Epilepsy your queries answered
What causes epilepsy?
Billions of tiny cells make up our brains. These cells transfer
information from our brain to our thoughts, emotions, actions,
actions and feelings. If someone has a short disruption to the brain
it is called a seizure.
These disruptions to the brain can be caused for different
reasons. Some of the reasons are not even known! Some of the reasons
- Brain damage
- Brian scarring
- Chemical imbalance
- Hormonal imbalance
- Having a sensitive, vulnerable brain
How can epilepsy be treated?
Everyone that has epilepsy is different and will have different
experiences. Most people will take anti-epileptic drugs (AED's) to
stop or reduce the amount of seizures. AED's are not used to treat
someone who is having a seizure.
Even though there are lots of types of treatments for different
types of epilepsy, some people might not get in control of their
Facts about epilepsy
- About 1 in 200 people will have epilepsy
- 30% of learning disabled people will also have epilepsy of
- In people with severe learning disabilities about 50% will
- Having epilepsy is not caused by having a learning disability
- Epilepsy and learning disabilities are separate causes of
brain dysfunction or damage. For example damage at birth,
tumours and accidents
Types of epilepsy
There are lots of types of epileptic seizure.
Generalised epileptic seizures affect the whole of the brain.
There are different types of generalised seizures:
Tonic clonic epileptic seizure (this used to be called the Grand
- The person will become stiff and jerk about
- The seizure may begin with a loud cry
- The person will look and sound like they are in pain but they
- They are unconscious and are unaware they are having a seizure
- Their breathing will become shallow and slow they will have
lots of saliva coming from their mouth
- When a person comes out of a seizure they may be confused and
will not remember what has happened. They might have a headache
and be tired
Tonic epileptic seizure
- The person will lose consciousness and become stiff.
- If standing the person will fall over
- The person will lose consciousness.
- The person will recover quickly
Atonic epileptic seizure
- Sometimes known as the drop attack.
- This is the opposite of the tonic seizure
- The person loses all muscles tone and goes floppy
- The person is unconscious throughout
- The person recovers quickly
How can I help someone have a generalised epileptic sizure?
Things to do
- Remain calm
- Remember the person is unconscious and feels no pain
- Put a cushion, coat or something soft under the persons head
to prevent further injury
- Cup your hands under the person's head if there is nothing
around to put under the head.
- Remove objects from the area
- Only move the person if they are in danger. For example at the
top of the stairs
What to do after the seizure has finished
- Do put the person in the recovery position as soon as possible
- Do First Aid on any injuries if you are trained in First Aid.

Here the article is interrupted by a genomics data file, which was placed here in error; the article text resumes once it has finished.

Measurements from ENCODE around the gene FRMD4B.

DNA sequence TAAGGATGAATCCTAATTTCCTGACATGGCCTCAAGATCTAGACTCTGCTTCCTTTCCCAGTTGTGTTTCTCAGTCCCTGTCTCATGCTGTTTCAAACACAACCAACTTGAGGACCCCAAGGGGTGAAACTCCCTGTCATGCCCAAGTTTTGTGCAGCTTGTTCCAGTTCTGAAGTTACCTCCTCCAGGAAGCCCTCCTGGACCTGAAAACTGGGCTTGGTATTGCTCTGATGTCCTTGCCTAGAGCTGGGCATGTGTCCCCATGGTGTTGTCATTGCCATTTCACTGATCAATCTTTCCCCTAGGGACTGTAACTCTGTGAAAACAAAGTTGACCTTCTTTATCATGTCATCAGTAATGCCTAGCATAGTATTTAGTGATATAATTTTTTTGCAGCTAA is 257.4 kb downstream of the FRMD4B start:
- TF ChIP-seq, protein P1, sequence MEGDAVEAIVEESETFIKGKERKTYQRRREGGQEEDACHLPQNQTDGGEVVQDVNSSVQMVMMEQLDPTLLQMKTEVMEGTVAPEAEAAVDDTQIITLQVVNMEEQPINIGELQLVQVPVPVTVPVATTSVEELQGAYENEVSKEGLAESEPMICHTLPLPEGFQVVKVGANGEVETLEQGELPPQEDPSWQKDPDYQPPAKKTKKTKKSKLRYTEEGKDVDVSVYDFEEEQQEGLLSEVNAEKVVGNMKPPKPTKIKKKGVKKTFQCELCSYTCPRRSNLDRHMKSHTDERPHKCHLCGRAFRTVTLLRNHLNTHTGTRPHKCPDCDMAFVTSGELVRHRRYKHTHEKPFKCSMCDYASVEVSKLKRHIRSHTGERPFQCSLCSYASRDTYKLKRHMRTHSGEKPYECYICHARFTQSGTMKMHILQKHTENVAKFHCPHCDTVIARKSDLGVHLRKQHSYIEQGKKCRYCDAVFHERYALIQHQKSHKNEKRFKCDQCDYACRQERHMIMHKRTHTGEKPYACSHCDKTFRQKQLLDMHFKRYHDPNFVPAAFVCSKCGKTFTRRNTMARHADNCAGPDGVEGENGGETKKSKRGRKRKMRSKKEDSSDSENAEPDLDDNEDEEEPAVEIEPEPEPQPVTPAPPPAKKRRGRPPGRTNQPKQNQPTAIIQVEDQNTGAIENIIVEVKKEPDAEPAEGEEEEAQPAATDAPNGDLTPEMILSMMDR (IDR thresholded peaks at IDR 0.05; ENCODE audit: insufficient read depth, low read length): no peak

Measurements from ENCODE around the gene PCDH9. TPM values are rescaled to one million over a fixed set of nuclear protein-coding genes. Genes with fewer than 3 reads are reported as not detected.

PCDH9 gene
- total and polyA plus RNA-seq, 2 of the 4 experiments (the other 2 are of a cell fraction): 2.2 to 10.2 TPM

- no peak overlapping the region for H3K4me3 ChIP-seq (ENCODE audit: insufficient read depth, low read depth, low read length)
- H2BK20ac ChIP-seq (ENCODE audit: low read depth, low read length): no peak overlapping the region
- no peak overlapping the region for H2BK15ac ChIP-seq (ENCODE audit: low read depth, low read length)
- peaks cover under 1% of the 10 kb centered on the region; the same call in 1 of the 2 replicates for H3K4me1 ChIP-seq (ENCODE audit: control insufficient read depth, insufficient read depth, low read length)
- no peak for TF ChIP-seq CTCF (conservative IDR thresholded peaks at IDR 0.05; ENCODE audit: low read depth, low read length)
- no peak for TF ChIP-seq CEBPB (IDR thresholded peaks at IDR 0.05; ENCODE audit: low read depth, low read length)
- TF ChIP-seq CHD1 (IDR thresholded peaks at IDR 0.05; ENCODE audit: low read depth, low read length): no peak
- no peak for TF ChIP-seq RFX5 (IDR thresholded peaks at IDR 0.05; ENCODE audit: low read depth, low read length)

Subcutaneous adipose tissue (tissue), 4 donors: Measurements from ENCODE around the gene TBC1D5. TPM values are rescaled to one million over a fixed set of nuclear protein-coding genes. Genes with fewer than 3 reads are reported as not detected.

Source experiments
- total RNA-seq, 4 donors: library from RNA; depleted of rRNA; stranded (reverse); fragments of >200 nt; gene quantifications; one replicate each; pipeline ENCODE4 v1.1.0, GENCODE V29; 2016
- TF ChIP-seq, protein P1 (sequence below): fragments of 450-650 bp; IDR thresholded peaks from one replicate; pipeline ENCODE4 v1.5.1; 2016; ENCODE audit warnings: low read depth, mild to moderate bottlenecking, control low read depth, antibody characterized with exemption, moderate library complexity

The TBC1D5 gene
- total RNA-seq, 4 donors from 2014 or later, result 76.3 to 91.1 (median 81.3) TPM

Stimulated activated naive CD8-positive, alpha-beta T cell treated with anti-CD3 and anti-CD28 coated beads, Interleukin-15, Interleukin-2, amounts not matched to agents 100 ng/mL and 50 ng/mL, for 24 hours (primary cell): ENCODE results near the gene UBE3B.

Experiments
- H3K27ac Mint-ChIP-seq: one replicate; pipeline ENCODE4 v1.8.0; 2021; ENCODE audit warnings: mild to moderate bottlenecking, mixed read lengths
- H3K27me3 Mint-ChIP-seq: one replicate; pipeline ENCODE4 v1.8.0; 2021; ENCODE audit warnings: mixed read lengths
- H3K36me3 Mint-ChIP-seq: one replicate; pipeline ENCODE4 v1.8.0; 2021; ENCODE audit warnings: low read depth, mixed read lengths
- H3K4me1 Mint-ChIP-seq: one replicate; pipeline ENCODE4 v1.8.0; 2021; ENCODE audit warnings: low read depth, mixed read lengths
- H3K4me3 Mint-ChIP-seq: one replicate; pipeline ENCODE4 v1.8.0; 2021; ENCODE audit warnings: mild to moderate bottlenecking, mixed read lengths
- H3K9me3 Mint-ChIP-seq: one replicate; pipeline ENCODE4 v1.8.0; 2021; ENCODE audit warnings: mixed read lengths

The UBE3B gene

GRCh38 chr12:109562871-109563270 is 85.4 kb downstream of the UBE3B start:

If you are not trained in First Aid call for someone who is
- Do wipe away any saliva and if the person is not breathing
follow the First Aid (ABC) procedure. Check that there is
nothing blocking their mouth
- Do phone an ambulance if the person is not breathing
- Do all you can to avoid the person being embarrassed and keep
- Inform a relative or friend
Things not to do
- Do not move the person unless they are in danger
- Do not put anything in the person's mouth
- Do not give the person anything to eat unless they have
- Never try to restrain the person
Absence seizure (this used to be called the Peti Mal seizure)
This type of epileptic seizure:
- Mostly happens in younger people
- Can be mistaken for day dreaming
- The person will look blank and stare into space for a few
- They will not respond to anything going on around them
- The person will become unconscious and will stop what they are
doing for a few seconds
- They will not necessarily fall over
- The arms, head and sometimes the whole body will jerk and the
person will lose consciousness but only for a few seconds
- They may be thrown off balance
- They often happen in the morning
These seizures affect one small part of the brain
Simple partial seizure
- When someone has one of these seizures they will be aware of
what is going on
- They might have a strange taste in their mouth and smell
strange smells. These signs might be warnings before a seizure
- These seizures sometimes develop into other seizures
Complex partial seizure
- The person will not be totally aware of what they are doing.
They might fiddle with their clothes or even undress
- They may get very confused and act in a strange way
- They make speak but not make sense
- Most seizures end on their own but some seizures will not stop
or another one will happen straight after
- If this type of seizure happens you must phone an ambulance
When do I call emergency medical help?
- If someone has injured themselves badly in a seizure
- If they are having trouble breathing after the seizure
- If the seizure does not stop and the person has another one
- Either call an ambulance, or if there is someone who is
trained to give emergency treatment to the person concerned,
alert them of the situation